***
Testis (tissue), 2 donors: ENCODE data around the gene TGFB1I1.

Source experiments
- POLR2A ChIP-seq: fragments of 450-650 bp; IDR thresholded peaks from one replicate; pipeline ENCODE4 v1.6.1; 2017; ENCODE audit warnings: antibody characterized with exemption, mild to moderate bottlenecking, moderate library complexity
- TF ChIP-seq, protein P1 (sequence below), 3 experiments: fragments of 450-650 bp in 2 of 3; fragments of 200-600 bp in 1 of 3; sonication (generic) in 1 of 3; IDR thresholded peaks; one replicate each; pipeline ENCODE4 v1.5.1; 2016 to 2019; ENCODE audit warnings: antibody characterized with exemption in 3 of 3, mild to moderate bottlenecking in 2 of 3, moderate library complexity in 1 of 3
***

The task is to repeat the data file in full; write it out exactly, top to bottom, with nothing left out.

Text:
Testis (tissue), 2 donors: ENCODE data around the gene TGFB1I1.

Source experiments
- POLR2A ChIP-seq: fragments of 450-650 bp; IDR thresholded peaks from one replicate; pipeline ENCODE4 v1.6.1; 2017; ENCODE audit warnings: antibody characterized with exemption, mild to moderate bottlenecking, moderate library complexity
- TF ChIP-seq, protein P1 (sequence below), 3 experiments: fragments of 450-650 bp in 2 of 3; fragments of 200-600 bp in 1 of 3; sonication (generic) in 1 of 3; IDR thresholded peaks; one replicate each; pipeline ENCODE4 v1.5.1; 2016 to 2019; ENCODE audit warnings: antibody characterized with exemption in 3 of 3, mild to moderate bottlenecking in 2 of 3, moderate library complexity in 1 of 3